This voluntary initiative came from Green economy policies, practices and initiatives
Tokyo Cap-and-Trade Program
Description/achievement of initiative
The Tokyo Cap-and-Trade Program, launched on April 1, 2010, is the world's first urban Cap-and-Trade Program requiring CO2 reductions from large commercial and industrial buildings. Owners of these buildings are required to meet the allotted reduction targets through on-site energy efficiency measures or an emission trading scheme.
Source: Tokyo Metropolitan Government
A unique feature of the Tokyo Cap-and-Trade Program is its targeting of office buildings and other buildings in the commercial sector. It covers large CO2 emitting facilities that consume energy in the amount of 1500 kiloliters or more (crude oil equivalent) per year. In effect, the program applies to about 1,300 facilities: in the commercial sector, about 1,000 office buildings, public buildings, and commercial facilities; in the industrial sector, about 300 factories and other facilities. The total emissions from targeted facilities account for 40% of all CO2 emissions from the commercial and industrial sectors in the Tokyo area.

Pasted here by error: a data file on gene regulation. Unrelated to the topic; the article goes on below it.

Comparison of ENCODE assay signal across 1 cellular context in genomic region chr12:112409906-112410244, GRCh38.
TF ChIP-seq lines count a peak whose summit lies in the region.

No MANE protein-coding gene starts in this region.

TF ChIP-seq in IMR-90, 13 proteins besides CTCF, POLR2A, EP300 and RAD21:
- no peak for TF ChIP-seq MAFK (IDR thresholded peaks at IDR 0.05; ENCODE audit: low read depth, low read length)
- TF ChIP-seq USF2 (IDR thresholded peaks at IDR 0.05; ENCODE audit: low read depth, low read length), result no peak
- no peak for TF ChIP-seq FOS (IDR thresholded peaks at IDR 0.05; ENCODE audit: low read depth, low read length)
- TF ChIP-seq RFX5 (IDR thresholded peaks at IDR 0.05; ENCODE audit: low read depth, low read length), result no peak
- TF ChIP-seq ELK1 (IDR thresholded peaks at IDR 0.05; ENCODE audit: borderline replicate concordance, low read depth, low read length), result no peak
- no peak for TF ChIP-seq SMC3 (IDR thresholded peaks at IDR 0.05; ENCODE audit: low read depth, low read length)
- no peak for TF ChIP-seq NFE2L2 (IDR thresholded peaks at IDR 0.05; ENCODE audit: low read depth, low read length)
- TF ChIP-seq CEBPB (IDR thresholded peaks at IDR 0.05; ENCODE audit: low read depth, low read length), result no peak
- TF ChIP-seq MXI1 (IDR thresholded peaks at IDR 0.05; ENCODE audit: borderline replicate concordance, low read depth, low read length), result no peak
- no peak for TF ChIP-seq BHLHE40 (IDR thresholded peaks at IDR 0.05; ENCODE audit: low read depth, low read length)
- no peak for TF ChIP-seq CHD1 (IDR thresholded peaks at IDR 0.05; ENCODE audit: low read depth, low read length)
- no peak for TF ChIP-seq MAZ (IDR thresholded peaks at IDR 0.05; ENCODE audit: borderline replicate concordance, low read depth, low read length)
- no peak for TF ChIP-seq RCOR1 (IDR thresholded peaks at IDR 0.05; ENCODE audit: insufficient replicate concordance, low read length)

The total cap on the targeted sector was set 6% below base-year emissions for the first compliance period (2010-2014), based on Tokyo's emissions reduction goal for 2020. The cap for the second period (2015-2019) is expected to be a 17% reduction below base-year emissions, taking into account future technological innovations, expected market efficiencies, and planning for long-term investments.
During the first period, covered factories are required to reduce their total CO2 emissions by 6% and office buildings with other facilities by 8 % from their base-year emissions. They are allowed to select the average of any three consecutive years from 2002 to 2007 as their own base-year emissions, an approach that allows flexibility and fairness based on their differing business conditions. A facility that has already achieved high energy efficiency can be certified as a ?Top Level Facility. For such a facility, the compliance factor is reduced to half or three-quarters, depending on a detailed review.
To achieve their required reductions, in addition to the introduction of energy-efficiency measures and renewable energy use at the site of the covered facility, each facility can purchase excess reductions from other facilities, as well as four types of offset credits; emission reductions from small and midsize facilities in Tokyo, renewable energy credits, emission reduction outside Tokyo area, and Saitama credits.
Facility owners that fail to meet the reduction obligations are required to cover 1.3 times the reduction shortfall, are subject to a fine of up to 500,000 yen, and will have their violation published.
Copyright United Nations Department of Economic and Social Affairs